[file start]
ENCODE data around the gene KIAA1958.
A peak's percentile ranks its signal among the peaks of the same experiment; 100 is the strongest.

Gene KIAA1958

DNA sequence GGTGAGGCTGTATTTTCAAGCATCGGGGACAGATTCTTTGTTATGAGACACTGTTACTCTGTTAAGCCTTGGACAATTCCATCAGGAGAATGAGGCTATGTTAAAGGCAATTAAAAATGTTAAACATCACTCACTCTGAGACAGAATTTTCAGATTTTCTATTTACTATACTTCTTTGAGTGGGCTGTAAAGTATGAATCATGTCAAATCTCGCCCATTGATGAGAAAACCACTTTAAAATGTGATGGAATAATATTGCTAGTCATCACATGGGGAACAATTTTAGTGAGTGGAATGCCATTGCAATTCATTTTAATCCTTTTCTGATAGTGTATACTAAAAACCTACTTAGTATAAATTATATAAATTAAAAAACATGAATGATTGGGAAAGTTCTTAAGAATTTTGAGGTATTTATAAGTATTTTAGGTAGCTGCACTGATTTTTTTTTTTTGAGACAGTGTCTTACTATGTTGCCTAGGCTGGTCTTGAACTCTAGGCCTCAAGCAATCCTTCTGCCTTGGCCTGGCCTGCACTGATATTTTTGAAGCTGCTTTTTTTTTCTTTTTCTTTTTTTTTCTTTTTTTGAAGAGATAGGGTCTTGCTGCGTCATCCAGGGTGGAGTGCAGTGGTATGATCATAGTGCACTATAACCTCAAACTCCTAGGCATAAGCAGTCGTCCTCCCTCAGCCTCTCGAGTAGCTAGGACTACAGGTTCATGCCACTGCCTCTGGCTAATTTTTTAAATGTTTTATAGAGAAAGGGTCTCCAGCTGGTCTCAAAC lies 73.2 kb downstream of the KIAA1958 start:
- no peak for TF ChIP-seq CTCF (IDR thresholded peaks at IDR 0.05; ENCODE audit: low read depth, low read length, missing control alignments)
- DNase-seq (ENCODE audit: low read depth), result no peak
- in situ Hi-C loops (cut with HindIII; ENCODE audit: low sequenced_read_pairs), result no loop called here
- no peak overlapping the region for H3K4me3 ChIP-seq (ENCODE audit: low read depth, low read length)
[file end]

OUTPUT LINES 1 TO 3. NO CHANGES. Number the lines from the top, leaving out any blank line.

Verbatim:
ENCODE data around the gene KIAA1958.
A peak's percentile ranks its signal among the peaks of the same experiment; 100 is the strongest.

Gene KIAA1958